The West stands impotent in the face of Syria’s Ghouta massacre

It is difficult to see, beyond diplomacy and sanctions, what the West can do about the massacres

Tuesday 20 February 2018 18:22
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A wounded 12-year-old Syrian boy, cries as he receives treatment at a makeshift hospital on Monday
A wounded 12-year-old Syrian boy, cries as he receives treatment at a makeshift hospital on Monday

While it is difficult to say who will be the winner in the three-cornered fight between Turkish, Kurdish and Syrian-regime militias in the enclave of Afrin, it is quite apparent who the losers are. As ever in this pitiless, apparently endless slaughter it is the innocent civilian population, their lives, their health and their human rights, who suffer most grievously. Once again the world is faced with incomprehensible horrors, and the West with few options at its disposal; after all, intervention on strategic or humanitarian grounds has had a mixed record across Afghanistan, Iraq, Libya and Syria already.

That is the first and central fact about the fate of this nominal province of Syria. By the end of the fight, again as with so many other battles, there will be a victory of sorts, the triumph of the graveyard, where someone will, for a time, hoist some banner over a pile of rubble and declare “liberation”. The Kurds, again following the pattern of history, have few friends they can rely on, their national homeland divided as it is across Turkey, Syria and Iran, their claim to an independent Kurdistan opposed by all three. In that at least they are united.

Explosions as Turkey confirms airstrikes on Afrin, Syria

The battle for Afrin may have its unusual aspects, but it is also part of wearily familiar pattern. Syria has become a set of interlocking proxy wars between the superpowers, America and Russia, and between the shifting alliances of the regional powers Turkey, Iran and Saudi Arabia. With the exception of the Kurds, each and every faction at war in the region has its links to one of these, sometimes switching sides, with a supply of arms and ammunition and money that is as unstinting as it is amoral. Religious, tribal and racial divisions are ruthlessly exploited. At the end of it, more than in most conflicts, what is left is hardly worth having and every side suffers.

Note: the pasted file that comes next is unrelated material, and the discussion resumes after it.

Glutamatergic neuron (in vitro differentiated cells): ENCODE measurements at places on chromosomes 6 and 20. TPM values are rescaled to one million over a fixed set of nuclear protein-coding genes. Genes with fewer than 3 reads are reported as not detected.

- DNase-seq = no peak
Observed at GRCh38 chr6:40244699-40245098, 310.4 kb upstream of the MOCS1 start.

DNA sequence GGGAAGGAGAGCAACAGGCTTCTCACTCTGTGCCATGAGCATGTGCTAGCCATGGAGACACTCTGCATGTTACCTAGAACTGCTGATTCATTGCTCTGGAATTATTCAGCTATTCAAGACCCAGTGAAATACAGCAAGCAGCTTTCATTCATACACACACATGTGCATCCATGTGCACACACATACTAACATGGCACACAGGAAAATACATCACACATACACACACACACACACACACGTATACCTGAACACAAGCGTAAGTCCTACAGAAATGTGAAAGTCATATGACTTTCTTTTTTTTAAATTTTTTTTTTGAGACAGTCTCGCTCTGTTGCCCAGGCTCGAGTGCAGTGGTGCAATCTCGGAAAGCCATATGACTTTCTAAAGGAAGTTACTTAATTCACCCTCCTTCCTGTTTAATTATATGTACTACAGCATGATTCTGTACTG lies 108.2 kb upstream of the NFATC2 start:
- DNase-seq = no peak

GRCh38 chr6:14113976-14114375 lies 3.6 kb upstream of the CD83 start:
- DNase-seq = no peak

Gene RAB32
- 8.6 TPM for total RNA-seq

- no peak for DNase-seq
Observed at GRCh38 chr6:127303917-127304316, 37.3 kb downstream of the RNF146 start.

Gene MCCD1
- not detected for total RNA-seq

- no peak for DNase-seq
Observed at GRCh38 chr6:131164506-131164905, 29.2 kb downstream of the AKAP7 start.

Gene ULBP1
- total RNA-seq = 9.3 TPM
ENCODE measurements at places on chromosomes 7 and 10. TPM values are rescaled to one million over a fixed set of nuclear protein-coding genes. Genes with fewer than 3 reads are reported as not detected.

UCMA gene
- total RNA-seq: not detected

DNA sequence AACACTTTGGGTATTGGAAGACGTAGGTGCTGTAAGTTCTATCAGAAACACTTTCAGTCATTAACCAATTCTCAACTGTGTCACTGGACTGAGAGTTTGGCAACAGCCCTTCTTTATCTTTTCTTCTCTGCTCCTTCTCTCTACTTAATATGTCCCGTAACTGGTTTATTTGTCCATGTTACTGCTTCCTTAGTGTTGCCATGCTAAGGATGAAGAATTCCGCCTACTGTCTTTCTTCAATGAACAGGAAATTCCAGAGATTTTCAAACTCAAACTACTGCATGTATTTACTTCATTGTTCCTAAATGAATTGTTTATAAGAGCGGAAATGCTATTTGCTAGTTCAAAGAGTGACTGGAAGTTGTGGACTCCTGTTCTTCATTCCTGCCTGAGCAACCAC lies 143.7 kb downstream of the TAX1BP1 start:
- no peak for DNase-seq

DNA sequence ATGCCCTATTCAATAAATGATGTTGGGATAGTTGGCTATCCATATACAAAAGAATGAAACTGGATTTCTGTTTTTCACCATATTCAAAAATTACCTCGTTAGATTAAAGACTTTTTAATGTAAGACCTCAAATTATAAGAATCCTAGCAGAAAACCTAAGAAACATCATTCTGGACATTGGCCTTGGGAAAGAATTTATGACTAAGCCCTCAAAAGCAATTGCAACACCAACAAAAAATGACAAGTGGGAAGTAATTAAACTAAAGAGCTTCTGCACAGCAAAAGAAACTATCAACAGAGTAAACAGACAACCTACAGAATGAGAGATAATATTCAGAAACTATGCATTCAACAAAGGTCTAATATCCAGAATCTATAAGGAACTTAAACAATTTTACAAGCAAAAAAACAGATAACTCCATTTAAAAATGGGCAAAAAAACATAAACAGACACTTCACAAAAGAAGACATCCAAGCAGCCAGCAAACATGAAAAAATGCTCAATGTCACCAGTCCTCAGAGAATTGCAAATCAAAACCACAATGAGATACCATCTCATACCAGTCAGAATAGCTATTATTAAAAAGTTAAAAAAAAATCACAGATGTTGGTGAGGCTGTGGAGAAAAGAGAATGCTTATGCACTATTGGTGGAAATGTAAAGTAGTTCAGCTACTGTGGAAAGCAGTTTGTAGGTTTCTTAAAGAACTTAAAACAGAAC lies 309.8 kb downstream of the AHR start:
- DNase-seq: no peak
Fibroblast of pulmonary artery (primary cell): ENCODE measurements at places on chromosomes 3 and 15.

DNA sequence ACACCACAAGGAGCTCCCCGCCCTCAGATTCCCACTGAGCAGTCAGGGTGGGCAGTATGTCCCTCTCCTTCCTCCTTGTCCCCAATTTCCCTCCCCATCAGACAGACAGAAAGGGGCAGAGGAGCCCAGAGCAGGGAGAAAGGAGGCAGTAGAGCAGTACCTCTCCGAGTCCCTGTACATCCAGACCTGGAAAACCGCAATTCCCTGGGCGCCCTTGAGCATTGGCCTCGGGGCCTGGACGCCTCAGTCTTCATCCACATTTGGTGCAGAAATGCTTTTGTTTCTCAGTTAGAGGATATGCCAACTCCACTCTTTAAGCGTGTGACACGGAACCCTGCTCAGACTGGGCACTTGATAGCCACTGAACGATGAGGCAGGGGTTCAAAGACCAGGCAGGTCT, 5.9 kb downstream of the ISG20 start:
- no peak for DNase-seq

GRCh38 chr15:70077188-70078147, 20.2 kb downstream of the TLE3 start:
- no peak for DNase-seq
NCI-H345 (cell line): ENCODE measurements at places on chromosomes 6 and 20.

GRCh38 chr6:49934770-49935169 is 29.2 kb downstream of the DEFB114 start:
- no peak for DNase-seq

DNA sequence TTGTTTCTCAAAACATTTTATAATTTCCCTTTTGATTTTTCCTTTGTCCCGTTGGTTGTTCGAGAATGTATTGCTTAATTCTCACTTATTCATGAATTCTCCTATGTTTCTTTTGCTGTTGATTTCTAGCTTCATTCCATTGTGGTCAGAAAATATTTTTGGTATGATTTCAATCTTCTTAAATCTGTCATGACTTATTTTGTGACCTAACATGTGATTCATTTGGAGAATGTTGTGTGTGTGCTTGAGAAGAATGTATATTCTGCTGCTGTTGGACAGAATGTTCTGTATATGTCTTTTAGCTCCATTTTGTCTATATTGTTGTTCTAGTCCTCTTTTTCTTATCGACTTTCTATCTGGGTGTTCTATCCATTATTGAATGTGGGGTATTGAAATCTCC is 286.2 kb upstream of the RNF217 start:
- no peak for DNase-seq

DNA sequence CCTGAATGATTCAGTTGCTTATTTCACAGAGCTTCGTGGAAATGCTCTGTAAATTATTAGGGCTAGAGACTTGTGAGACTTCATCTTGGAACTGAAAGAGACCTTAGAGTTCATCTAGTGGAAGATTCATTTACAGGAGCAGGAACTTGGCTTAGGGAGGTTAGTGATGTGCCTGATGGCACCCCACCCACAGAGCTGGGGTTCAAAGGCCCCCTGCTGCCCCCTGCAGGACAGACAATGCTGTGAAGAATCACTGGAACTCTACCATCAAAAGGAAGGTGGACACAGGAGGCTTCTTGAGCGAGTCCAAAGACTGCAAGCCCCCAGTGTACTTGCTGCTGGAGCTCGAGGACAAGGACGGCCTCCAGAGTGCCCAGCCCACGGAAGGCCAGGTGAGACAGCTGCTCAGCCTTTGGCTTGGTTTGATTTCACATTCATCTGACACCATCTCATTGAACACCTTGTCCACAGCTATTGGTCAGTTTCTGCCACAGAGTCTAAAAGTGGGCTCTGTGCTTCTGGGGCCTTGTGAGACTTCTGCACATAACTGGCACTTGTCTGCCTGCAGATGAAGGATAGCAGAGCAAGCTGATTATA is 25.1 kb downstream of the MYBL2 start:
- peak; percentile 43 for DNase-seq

The danger is that the so-far proxy nature of the war starts to slide into direct confrontation. We have already seen US-supplied anti-aircraft artillery bring down a Russian-made jet, and now we find Turkish national forces in contact with Iranian-backed Syrian militia. The obvious risk comes when the confrontations become more direct. Still, even when the Turks shot down a Russian jet two years ago, national interests soon defused an apparently fissile diplomatic atmosphere. In the curious dance of death they are undertaking, no one can be quite sure where Vladimir Putin and Recep Erdogan will end up after they have finished colluding in the carve up of the region.

Meantime, in the remaining rebel strongholds elsewhere in Syria, the regime is grinding its way towards what seems an inevitable victory, at least in theory, for President Assad and his friends in Tehran and Moscow. As in Afrin, and so many other places, the victims are overwhelmingly civilians, and in Afrin include children. At least 50 civilians have reportedly been killed in the latest Syrian government attacks on the besieged Eastern Ghouta region, near the capital Damascus. It is a wonder they have hung on so long. The longer they do, whatever the merits of their case, the suffering of the 400,000 people trapped there will continue to worsen, and the UN say the situation is spiralling out of control. One doctor there warned: “We are standing before the massacre of the 21st century. If the massacre of the 1990s was Srebrenica, and the massacres of the 1980s were Halabja and Sabra and Shatila, then Eastern Ghouta is the massacre of this century right now.”

Remote as it may seem to some European eyes, the past few summers and the million-strong Syrian refugee crisis have taught us some lessons about the costs of wars far away. The fighting may soon be over in Syria, but many more will flee the region for their safety before that happens, and those who have made it to Europe will face the reality that they have nothing, and sometimes no one, to go home to in Syria. It is difficult to see, beyond diplomacy and sanctions, what the West can do about the massacres. There is no more ground for optimism in Syria than when the conflict grew out of the Arab Spring, six blood-soaked years and half a million lives ago.

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